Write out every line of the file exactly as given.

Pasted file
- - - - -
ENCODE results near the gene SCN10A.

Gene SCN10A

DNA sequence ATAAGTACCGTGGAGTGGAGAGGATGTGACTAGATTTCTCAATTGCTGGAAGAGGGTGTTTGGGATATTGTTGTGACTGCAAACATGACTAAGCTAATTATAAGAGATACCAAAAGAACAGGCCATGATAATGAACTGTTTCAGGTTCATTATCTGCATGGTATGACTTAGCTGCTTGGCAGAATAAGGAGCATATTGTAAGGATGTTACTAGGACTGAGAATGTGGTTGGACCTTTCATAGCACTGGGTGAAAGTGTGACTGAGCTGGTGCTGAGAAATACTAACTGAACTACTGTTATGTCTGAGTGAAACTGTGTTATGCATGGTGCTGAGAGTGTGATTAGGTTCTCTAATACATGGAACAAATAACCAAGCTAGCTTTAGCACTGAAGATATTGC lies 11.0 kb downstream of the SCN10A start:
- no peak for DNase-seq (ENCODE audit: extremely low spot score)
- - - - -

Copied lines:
ENCODE results near the gene SCN10A.

Gene SCN10A

DNA sequence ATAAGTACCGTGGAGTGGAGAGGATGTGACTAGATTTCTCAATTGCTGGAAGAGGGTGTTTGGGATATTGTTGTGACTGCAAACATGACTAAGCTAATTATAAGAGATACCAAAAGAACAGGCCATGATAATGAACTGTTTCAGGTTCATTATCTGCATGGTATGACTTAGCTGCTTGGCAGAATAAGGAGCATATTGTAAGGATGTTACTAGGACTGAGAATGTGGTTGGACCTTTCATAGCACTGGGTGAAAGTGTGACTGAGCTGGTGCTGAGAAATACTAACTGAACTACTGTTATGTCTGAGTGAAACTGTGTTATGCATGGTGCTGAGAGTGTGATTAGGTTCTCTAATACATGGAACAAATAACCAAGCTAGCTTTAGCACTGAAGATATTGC lies 11.0 kb downstream of the SCN10A start:
- no peak for DNase-seq (ENCODE audit: extremely low spot score)